Fossil Fuel Divestment from Two Perspectives

A talk by Dwain Deets of San Diego 350.org

Youth+calling+for+divestment+at+COP21%0AImage+from+instagram.com%2F350org

instagram.com/350org

Youth calling for divestment at COP21 Image from instagram.com/350org

Bijan Izadi, Photo Editor / Writer

San Diego 350’s Dwain Deets gave a presentation on fossil fuel divestment. The name 350.org refers to the amount of carbon in the atmosphere in ppm, in all of time before the industrial era the amount of carbon has been around 250 ppm to 300. That number is now around 400 and rising. There are two types of risk that occur when dealing with fossil fuel divestment. The first risk is of not realizing the social cost of continuing to invest in a thing, as in divestment from South Africa during apartheid. In this case continuing the use of endowments from South Africa would be showing support for apartheid.
Today the focus of divestment is in fossil fuels. The social risk in not divesting from fossil fuels would be damage to the planet, and this happens in many ways. The social effects are in people and the inability to live life, caused by climate change when resources like land, food, and water are limited, inaccessible, or eliminated, causing suffering and mass movements of people away from where they can no longer survive. And when climate change causes a mass migration, if no preparations have been made to account for this there will be a more problems.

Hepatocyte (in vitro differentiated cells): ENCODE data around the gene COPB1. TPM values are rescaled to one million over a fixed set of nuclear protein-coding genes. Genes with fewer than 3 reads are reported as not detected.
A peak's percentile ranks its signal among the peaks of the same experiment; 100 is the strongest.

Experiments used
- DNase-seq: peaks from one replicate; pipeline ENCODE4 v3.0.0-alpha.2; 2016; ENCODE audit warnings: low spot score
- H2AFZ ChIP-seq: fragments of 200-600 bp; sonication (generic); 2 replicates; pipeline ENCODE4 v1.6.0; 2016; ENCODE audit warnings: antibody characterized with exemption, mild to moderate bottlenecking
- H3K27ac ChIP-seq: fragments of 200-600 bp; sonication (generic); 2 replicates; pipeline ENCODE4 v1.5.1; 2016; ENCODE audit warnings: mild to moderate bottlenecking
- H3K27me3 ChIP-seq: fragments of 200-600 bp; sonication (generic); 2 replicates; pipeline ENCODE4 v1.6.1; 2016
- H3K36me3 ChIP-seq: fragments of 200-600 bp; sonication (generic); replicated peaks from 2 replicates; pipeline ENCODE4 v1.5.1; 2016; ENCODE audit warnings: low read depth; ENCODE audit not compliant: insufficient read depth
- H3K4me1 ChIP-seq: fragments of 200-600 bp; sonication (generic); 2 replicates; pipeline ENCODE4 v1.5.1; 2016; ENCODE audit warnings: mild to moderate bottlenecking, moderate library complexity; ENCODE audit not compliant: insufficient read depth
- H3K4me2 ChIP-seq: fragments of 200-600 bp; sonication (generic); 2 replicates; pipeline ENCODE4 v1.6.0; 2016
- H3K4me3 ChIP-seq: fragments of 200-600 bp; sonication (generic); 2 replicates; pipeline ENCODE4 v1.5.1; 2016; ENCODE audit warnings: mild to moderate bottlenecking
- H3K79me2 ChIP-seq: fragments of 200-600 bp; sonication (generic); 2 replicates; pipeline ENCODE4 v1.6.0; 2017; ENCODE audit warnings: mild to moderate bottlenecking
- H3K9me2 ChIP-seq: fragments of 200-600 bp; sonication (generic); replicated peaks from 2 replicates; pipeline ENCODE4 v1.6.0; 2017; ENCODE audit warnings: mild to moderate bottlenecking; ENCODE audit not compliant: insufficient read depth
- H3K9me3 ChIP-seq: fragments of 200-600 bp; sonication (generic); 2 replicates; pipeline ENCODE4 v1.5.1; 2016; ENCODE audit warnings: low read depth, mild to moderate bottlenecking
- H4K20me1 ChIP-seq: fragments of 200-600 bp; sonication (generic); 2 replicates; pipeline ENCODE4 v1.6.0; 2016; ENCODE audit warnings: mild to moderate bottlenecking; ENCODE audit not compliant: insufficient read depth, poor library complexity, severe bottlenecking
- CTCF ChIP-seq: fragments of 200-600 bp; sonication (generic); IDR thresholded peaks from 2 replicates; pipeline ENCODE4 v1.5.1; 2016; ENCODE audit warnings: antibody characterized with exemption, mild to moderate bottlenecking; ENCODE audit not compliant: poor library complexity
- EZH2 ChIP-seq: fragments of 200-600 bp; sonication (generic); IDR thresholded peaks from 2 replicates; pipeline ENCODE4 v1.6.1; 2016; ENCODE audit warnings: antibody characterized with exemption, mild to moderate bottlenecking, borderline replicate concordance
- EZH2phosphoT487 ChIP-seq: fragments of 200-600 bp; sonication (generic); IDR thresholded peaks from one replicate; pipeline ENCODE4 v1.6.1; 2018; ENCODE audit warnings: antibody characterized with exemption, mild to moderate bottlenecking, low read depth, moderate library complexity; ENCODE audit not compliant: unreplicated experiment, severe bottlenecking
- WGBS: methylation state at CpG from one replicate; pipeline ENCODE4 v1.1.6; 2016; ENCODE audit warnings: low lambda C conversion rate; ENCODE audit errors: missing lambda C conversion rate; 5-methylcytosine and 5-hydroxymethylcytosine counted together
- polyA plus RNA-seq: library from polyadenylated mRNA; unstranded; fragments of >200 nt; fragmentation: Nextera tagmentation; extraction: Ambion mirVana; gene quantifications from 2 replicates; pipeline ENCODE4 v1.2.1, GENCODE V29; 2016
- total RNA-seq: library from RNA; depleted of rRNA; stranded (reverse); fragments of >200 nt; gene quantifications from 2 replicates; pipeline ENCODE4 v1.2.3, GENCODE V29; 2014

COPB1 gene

To change directions, one major step is to stop relying on fossil fuels, and by doing so supporting their exploitation and burning, and to start relying on clean and renewable energy. By discontinuing support for fossil fuels through divestment, they will stop being effective. Currently a company with knowledge of a fossil fuel reserve will list that as an asset in their books, and their stock price will go up. With widespread divestment, however, this will cause the untapped reserve to be listed as risk, and will not positively effect the company.
There are two big pension funds in California, California Public Employees’ Retirement System (CalPERS) and the California State Teachers’ Retirement System (CalSTRS). In 2014 pressure was put on them by investors to divest these pension funds from fossil fuels, but they did not divest. In 2015 Governor of California Jerry Brown (Democrat), signed SB 185, requiring to divest from companies that receive at least half their revenues from coal mining (http://www.fossilfreeca.org/campaigns/sb-185/).
The global CO2e budget, CO2e means the total of all the emissions and expressed as the carbon equivalent (including carbon) from a source. In the case of the globe, that source would be all emissions into the atmosphere. There is no global agreement on a number which can be called the limit of all CO2e at this time. Some numbers that are out there include 565 gigatonnes emitted by 2050 proposed by Bill Mckibben of 350.org and 987 gigatonnes by 2100 by Carbon Asset Risk.
Changing focus from investments in fossil fuels and only focusing on energy sources that are clean is extremely necessary. On a local level, divestment in the Mesa Foundation endowments, about $1 mil that include fossil fuels would limit monetary resources given to students. But the benefits of having clean energy investments in an environment where it makes sense, and in a future where clean energy may overtake fossil fuels as the lucrative source of money in investment funds it greatly outweigh the risks of continued investment in harmful sources of money and energy.